Last line of defense: artillery chart operations outdated, but vital

By Sgt. Christopher M. Gaylord, 5th Mobile Public Affairs DetachmentMay 26, 2011

A stone age but vital method
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Plot this grid
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Painstaking precision
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Painstaking precision
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YAKIMA TRAINING CENTER, Wash. - In today's Army, the range and direction of artillery rounds are calculated almost solely by computer systems.

But the long-outdated method they replaced isn't going anywhere.

In the event those high-tech computer systems fail, range and direction fall into human hands - into the hands of a chart operator.

In a fire direction control section, it's a chart operator's job to ensure the accuracy of a round's impact when a unit is forced to default back to the "old school" way of doing things.

"It's kind of stone age stuff," says Pfc. Bronson Koeber, a chart operator with 2nd Platoon, Battery A, 1st Battalion, 37th Field Artillery Regiment, and a Keokuk, Iowa, native. "But if a computer system should happen to fail, or a generator fails, it goes back to the old way of doing the chart part."

"I'm the fallback guy," he adds.

Koeber is currently sharpening his skills at Yakima Training Center in Central Washington State. He, his battalion and all other assets of their parent brigade, 3rd Stryker Brigade Comat Team, 2nd Infantry Division, will be engaged until June 7 in three weeks of full-spectrum operations, a new approach to training that encompasses all forms of warfare and borrows from experience gained by the Army in both times of peace and deployments over the past several decades.

Koeber's section, which communicates to cannon crews the exact aim the crews must take to eliminate a target based off information given to it by an on-ground observer, is packed into a small shelter on the plains of Yakima that’s attached to the back of a specifically-designed Humvee.

The section receives a series of coordinates that indicate the location of a sighted enemy.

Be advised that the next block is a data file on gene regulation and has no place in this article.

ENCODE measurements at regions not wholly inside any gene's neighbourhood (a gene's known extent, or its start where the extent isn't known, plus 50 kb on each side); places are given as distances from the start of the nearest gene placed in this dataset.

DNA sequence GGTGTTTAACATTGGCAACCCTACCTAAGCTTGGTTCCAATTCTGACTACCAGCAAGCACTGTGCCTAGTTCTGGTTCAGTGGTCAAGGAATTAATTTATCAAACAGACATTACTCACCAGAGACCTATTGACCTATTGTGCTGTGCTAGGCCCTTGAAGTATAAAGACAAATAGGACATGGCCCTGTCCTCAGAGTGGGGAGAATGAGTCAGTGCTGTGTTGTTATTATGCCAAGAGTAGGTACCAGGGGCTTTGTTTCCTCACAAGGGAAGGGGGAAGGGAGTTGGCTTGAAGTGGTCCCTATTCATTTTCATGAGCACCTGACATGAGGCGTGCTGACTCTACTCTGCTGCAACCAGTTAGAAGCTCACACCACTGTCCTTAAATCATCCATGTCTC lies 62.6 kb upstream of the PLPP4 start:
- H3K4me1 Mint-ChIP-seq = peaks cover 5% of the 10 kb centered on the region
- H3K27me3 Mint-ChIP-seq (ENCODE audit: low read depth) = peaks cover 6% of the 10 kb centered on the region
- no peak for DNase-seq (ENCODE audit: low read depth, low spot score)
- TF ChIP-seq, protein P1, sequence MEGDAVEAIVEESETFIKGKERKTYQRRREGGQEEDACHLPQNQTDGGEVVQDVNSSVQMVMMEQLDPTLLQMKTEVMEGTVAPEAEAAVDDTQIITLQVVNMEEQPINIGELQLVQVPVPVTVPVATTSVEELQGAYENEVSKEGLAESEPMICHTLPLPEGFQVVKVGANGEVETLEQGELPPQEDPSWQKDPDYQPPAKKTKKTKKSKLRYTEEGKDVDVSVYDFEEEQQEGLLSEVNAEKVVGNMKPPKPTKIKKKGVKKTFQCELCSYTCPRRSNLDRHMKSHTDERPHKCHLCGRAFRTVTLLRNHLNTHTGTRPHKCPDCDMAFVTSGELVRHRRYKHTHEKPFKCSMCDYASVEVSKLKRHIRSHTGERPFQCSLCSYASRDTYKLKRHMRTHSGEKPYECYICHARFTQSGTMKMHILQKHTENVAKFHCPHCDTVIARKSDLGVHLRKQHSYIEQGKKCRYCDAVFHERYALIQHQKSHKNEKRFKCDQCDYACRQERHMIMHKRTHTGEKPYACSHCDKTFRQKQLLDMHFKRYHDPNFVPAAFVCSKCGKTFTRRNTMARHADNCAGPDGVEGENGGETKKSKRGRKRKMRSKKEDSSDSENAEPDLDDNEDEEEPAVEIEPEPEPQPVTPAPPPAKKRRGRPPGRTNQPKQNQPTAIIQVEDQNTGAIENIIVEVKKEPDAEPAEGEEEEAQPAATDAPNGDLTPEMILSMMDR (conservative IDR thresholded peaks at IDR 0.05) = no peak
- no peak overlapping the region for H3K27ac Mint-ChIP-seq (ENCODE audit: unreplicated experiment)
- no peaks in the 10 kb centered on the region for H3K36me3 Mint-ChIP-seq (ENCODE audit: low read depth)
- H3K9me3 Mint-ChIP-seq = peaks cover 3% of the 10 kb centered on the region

Like a flash and meaning serious business, Koeber takes up a long, steel L-shaped ruler and huddles down with it over a table. Atop the table sits a large and laminated piece of white paper with grid lines " like a map with no countries.

Immediately Koeber begins plotting the coordinates on the paper, shifting between adjacent sides of the table and turning the ruler in one direction and the next.

He's plotting with pinpoint accuracy, literally.

"You have to be within 30 meters," he warns.

"And just the shaft of the pin used to plot takes up 30 meters," he adds, with the end of the small pin squeezed between his finger and thumb. "So, you have to be very precise."

Within less than a minute, Koeber can tell his section where the gun, an M777 Lightweight

Howitzer Cannon System, should fire.

Even considering Koeber's speed, the computer system, called the Army Field Artillery Tactical Data System, is faster.

Koeber's section chief, Staff Sgt. John Vlieger, said once the information from a forward observer is entered, AFATDS can calculate feedback within seconds.

It's for this reason that Koeber will do his job as a chart operator, almost always, during training exercises only, though the chart is always on hand.

Although the method hasn't been used primarily in more than a decade, a chart operator's knowledge and skill still maintain their value in an FDC section.

"In the age of all this digital stuff, that digital stuff can go down," said Capt. Rick Helton, the commander of Battery A, 1-37th FA, and a West Palm Beach, Fla. native. "It provides that time-tested, surefire way of getting rounds downrange."

"With the chart, there is no power to lose; there are no things that break," said Vlieger, a Yakima, Wash., native.

Koeber doesn't think chart operation should be underestimated.

"The chart can be just as accurate as the computers," he said.

Helton said skills like Koeber's, and the other sets of skills required in an FDC section, have begun to fleet as a result of ten years' engagement in unconventional overseas conflicts, but added that a full spectrum of operations is allowing field artillerymen to put the primary focus back on their fundamentals while still including non-standard infantry-like tactics in the mix.

"It's a real perishable skill," he said. "What's wholly perishable is the FDC part."

Helton sees a day when the worth of those skills will once again shine through.

"Sooner or later there will be a force-on-force fight again, and we'll be needed," he said.

"They don't call us the king of battle for nothing," he added.